Ida Cahill

Whoa, that was a fast break. Managed to get 3 bites of banana muffin into my mouth.

Marilyn is bring up the emcee for the rest of the day — my pal Barry Long.

Thanks for being here & welcome to Seattle — so you know, this is blue Friday. We have this football team that won some game or other last year. We’re still feeling it.

Just recently I was driving my wife’s car and I got a ticket for parking in a dis spot. I went to city hall to get the ticket taken care of . . . I gave her my dis tag and she looked at it and said, “Well, your disability expires in March.” (laughter) My wife is going to be so happy to hear that!

He’s talking now about how Tricia from Pushing Boundaries helped to bring this conference to Seattle, and how glad we all are to have you.

Ida Cahill is the president and CEO of Conquer Paralysis Now, which is a project of the Sam Schmidt Foundation. Comes with a long resume in SCI research.

She speaks: I’m from the New Jersey area, Philadelphia Eagle territory . . . so congratulations. We’d like to have one of those games! I’m so happy to be here and talk about a journey that our foundation took a number of years ago. Some people here were in the room from day one, including Keith Tansey and Reggie Edgerton and Wise Young. We couldn’t have done any of this without their encouragement.

We used to be called the Sam Schmidt Foundation, but we changed our name to reflect what it is we’re doing. I have to give credit to Sam for that . . . it was his idea. Sam’s a former Indy 500 race car driver. He’s a c-3-4-5. His family was told to find him a nursing home. ha ha.

He has an Indy team that has won the championship five times. He’s part owner of a lift company called Brawn. And so on. Forget the nursing home. In response to those who say stop dreaming and face reality, I say you have it backwards. Keep dreaming and make reality.

Facts and figures are up. 5.6 million live with paralysis in the USA. 1.3 million people in the USA have a SCI, 62% of them have incomes of $25k or less.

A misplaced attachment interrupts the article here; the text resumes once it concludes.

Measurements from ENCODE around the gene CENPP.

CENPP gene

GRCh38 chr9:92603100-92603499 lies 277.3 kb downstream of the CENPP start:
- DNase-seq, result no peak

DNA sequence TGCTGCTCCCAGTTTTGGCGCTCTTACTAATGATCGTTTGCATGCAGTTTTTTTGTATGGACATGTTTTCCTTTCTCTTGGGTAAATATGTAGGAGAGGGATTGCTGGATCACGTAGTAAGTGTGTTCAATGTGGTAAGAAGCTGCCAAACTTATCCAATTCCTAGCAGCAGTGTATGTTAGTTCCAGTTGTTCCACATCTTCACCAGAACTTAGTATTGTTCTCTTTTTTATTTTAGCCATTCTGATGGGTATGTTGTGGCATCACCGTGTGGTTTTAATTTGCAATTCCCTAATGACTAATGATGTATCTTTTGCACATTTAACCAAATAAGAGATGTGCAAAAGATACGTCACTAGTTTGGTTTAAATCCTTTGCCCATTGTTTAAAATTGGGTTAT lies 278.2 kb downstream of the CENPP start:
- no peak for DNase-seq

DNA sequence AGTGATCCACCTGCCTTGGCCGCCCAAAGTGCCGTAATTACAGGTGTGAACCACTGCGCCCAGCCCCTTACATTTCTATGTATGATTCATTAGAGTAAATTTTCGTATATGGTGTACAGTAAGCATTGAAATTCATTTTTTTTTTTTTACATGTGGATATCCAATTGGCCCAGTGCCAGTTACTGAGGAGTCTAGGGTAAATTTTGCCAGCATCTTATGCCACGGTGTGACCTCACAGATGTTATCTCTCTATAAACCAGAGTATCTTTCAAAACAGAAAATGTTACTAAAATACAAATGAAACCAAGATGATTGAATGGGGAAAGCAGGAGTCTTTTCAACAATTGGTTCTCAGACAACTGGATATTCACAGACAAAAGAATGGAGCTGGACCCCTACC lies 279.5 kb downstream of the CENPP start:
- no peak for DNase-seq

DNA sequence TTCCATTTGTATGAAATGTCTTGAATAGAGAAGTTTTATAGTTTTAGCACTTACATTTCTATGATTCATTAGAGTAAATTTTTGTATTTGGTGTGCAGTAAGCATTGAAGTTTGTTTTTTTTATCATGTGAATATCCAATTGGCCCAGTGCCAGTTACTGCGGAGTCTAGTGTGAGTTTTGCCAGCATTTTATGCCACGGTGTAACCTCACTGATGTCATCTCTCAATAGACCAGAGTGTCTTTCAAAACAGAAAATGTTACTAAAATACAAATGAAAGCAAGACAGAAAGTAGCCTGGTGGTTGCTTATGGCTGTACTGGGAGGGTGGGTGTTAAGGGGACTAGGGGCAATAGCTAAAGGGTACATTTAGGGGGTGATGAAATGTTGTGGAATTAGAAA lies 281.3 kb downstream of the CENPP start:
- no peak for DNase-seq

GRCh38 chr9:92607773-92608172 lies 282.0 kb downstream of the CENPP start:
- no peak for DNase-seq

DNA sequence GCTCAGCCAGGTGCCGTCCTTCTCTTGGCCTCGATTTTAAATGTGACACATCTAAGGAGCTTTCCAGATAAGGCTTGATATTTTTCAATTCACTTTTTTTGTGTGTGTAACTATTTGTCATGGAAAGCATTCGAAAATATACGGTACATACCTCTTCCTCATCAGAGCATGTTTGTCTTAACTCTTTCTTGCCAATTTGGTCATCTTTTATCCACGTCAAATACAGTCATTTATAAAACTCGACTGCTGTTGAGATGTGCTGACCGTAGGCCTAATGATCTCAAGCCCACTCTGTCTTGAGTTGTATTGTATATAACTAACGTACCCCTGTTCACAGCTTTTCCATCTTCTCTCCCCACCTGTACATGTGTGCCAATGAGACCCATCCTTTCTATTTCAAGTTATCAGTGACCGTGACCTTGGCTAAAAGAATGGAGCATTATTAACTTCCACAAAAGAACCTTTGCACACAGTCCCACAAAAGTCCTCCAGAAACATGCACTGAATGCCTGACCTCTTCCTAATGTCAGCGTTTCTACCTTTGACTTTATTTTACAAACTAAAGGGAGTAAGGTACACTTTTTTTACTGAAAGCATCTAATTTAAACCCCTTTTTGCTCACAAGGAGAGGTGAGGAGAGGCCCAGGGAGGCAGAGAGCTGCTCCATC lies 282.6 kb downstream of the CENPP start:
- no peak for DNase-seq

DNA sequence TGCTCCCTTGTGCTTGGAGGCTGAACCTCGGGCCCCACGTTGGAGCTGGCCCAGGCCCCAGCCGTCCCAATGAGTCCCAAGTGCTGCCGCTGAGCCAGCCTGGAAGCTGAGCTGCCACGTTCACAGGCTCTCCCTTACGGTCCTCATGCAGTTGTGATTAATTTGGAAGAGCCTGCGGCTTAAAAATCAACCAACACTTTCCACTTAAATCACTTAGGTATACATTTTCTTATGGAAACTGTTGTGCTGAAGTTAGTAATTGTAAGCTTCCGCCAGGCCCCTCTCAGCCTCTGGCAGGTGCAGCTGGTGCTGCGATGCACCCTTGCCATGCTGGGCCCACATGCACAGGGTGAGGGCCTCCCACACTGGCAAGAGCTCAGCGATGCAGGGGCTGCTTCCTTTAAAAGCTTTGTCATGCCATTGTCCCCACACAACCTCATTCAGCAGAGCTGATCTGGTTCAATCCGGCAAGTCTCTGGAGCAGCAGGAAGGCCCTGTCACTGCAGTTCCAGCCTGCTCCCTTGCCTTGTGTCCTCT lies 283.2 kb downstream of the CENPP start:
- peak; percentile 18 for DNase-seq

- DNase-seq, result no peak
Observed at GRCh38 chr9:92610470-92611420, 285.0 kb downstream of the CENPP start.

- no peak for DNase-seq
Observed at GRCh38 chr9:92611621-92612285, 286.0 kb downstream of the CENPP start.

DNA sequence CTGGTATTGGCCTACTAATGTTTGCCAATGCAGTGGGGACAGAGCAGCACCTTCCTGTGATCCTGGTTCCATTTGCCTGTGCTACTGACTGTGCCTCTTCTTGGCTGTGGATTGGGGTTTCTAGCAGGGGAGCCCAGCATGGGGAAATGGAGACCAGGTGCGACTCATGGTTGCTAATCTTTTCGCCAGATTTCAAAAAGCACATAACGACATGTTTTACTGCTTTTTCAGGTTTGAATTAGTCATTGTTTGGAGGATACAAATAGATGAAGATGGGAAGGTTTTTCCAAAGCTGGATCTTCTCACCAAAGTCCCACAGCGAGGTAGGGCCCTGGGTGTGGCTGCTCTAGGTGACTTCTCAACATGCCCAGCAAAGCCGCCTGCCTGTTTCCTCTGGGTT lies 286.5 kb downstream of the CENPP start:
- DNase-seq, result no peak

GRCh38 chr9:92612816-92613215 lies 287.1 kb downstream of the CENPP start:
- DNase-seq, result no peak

So . . . what to do about speeding up the research. She’s talking about a book called Purple Cow. It’s a thing that gets your attention. So they went looking for their own Purple Cow. And they started thinking about competitions. In 1714 the British solved the question of what longitude is with a prize. Napoleon solved the problem of food storage with a prize. In 1927 Charles Lindbergh won $25,000 for crossing the Atlantic. In 2004 there was a $10,000,000 prize to launch a 3 person spacecraft to 100 kilometers above the earth’s surface.

So we went there. We went to researchers all over the world and asked these questions: waht are the current market failures? what breakthroughs are needed? what is the biggest challenge? And we brought together researchres 3 years ago and forced them to answer these questions with one word.

And we decided out of that exercise to offer a competition. The goal was to foster collaboration within the field, foster collaboration outside the area of expertise, and speed the pace of research.

The challenge we designed was broken into 3 stages, each one building on the last. I’m here to tell you that we’re awarding the stage 1 grants today.

The stage 1 grants will total $4 million. All aimed at chronic injuries. No research aimed at acutes.

The areas are translation, being out of the box, being able to reach and grasp. There will also be 72 trial and error prizes. The plan here is to prevent the loss of time, money and effort by allowing people to share their “failure” with one another. She’s quoting Edison, who tried 2000 filaments before he found the one that worked.

They’ve identified areas of mentorship, all of which have to do with translation: FDA Process, things like that. The scientific advisory committee includes Hideyuki Okano, Dalton Dietrich, Shawn Hochman, Amin Curt, and others. It’s an impressive list.

She’s showing us a long list of people who have been part of designing this program.

The 2nd stage will be models: animal, human

The 3rd will be a 10 million dollar prize to be awarded to a team for having reached the goals they’ve named.

Question: How are you publicizing? What can we do to help?

Answer: We have a team called Innocentive . . . the media is now focused on ebola, but we appreciate all your help spreading the word in any way you can. What we’re doing is right for us. We want everybody else to keep doing what they’re doing — the Neilsen Foundation, the Reeve Foundation — we all have our areas.

Question: When will there be a formal document that we can look at to find exact requirements.

Answer: They’re in lawyer’s hands. We want approval by November so we can start giving out money by next year.

YAY!!!

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